“There’s nothing - absolutely nothing - half so much worth doing as messing about in boats.” ― Kenneth Grahame, The Wind In The Willows
BANDON - Living on the river inspires dreams.
That's how Brian Kraynik began his journey to river tour captain on a boat with an unhappy past but a hopeful future.
"For 10 years since we've lived on the river, I've wanted to take people on historical tours of the Coquille," Kraynik said.
Kraynik grew up around boats in Point Breeze, New York on Lake Ontario. He joined the U.S. Navy right out of high school and served for five years on an aircraft carrier stationed in San Diego. That's where he met his wife Nicole, who grew up in Long Beach.
"I consider myself a coastie, I've always been around boats and the water."
He and Nicole, a teacher in the Bandon School District, have two children, Olivia, 9, and Raleigh, 7. They moved to Bandon in 2004, where Nicole's mother Debbie Griffith was living. They now live along the river near Prosper Village, an unincorporated area just northeast of Bandon with a rich history of shipbuilding, sawmills and canneries.
So it's only natural that Kraynik got involved once again with boats. He is now the owner of the Fun Sway, a 40-foot hybrid Chinese junk rig that he turned into a motor yacht.
"It's a one-of-a-kind boat," he said.
While he didn't build the boat, he did save its life.
He reconditioned it from sailing rig to motor yacht after helping the Port of Bandon by removing the derelict boat from the boat basin.
The Fun Sway was originally built by retired Myrtle Point resident Jason Lane in 2003 on the banks of the Coquille River. The boat was the last ocean-going vessel to be built on the Coquille River.
Lane also had big dreams. Once built, he sailed the Fun Sway to Hawaii and back, successfully. Then he sailed it to Baja California. In 2010, Lane packed the rig for a trip around the world.
But before making it to New Zealand, the Fun Sway foundered during a typhoon. Lane limped it back to Bandon, left it moored there and walked away, never to see the boat again. Later, he moved from the area. Meanwhile, the boat sat in the boat basin until the port finally considered it derelict. A man claimed the boat and paid moorage but couldn't insure the vessel. Former Port of Bandon General Manager Gina Dearth wanted the boat out of the boat basin but couldn't get it out of the water without considerable expense.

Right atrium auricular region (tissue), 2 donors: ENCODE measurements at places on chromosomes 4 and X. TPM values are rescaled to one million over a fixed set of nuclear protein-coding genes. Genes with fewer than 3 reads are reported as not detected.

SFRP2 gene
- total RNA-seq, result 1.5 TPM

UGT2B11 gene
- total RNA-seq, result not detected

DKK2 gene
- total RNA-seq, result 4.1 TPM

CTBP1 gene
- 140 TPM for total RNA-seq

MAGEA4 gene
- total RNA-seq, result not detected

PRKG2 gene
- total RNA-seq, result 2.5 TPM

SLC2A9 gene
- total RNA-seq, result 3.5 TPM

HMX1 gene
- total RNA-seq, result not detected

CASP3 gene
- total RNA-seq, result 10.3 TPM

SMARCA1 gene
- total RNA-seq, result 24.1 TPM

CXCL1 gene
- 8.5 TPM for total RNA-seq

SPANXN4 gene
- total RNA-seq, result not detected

That's when Kraynik came to the rescue. At request of the Port, he removed the boat from the boat basin. During the process, he became friends with the owner. Eventually, ownership was transferred to Kraynik on Jan. 1 of this year. He moved the Fun Sway to Charleston and, with some boat building experience in his background, began repairing and re-outfitting it into a motor yacht, specifically for six-passenger tours.
At the same time, Kraynik worked toward and earned his U.S. Coast Guard six-passenger license, or Operator of Uninspected Passenger Vessel six-pack. An OUPV license is what most fishing guides in local rivers hold to take people on fishing trips.
It took several months for Kraynik, with a little help from his friends, to complete the renovation. He found insurance with the help of Jesse Sweet of Sweet Insurance. The boat was christened by Nicole with a bottle of champagne on Mother's Day, May 13. Then they had to wait for good weather to move the boat from Charleston to the Coquille River.
Now he's ready to cruise. The boat took its first tour on June 18.
From Old Town Bandon, Kraynik will take customers on leisurely 2.5 hour cruises on the lower Coquille River, heading first toward the Coquille River Lighthouse, then turning and going upriver, through areas of exceptional beauty with glimpses of wildlife. While on the cruise, passengers will learn about the once-thriving commerce that operated along the river. Tours are $60 per person.
"History is a passion of mine, so I'm thrilled to converge my love of boats and history," Kraynik said.
The boat has a bathroom and a spacious cabin, so even if the weather turns, passengers can enjoy the ride. The Fun Sway can't go upriver too far because it can't navigate well in shallow water. But there's still plenty of scenery and history in the lower river. Passengers are encouraged to bring on board their own meal and beverages, from home or purchased at one of the local eateries, and enjoy and imbibe while underway. All members of any local historical society get a 10-percent discount.
Kraynik can even officiate weddings on board. And the Fun Sway is available for a tour on the Fourth of July.
He's considering moving the Fun Sway to the Coos Bay waterfront during the winter months and giving tours there as well.
When Kraynik isn't tooling around on the Fun Sway, he's building docks and marina infrastructure. He's also worked with the coordinators of the Coquille Water Trail, an Oregon Coast Visitors Association project seeking to provide more on-river opportunities.
Kraynik is still dreaming.
"My dream is to have an old-timey style passenger boat to go to Coquille," (patterned after old sternwheeler boats but made with an aluminum hull), he said. "I hope what I'm doing grows into something that will make runs to Coquille. But for now I'm just thrilled that I can do this on a historic boat."
For more information and to reserve a spot on the Fun Sway, call Kraynik at 541-999-6575 or visit his Facebook page: FUN SWAY, or book at https://www.southcoasttours.net/. A Fun Sway website is under construction.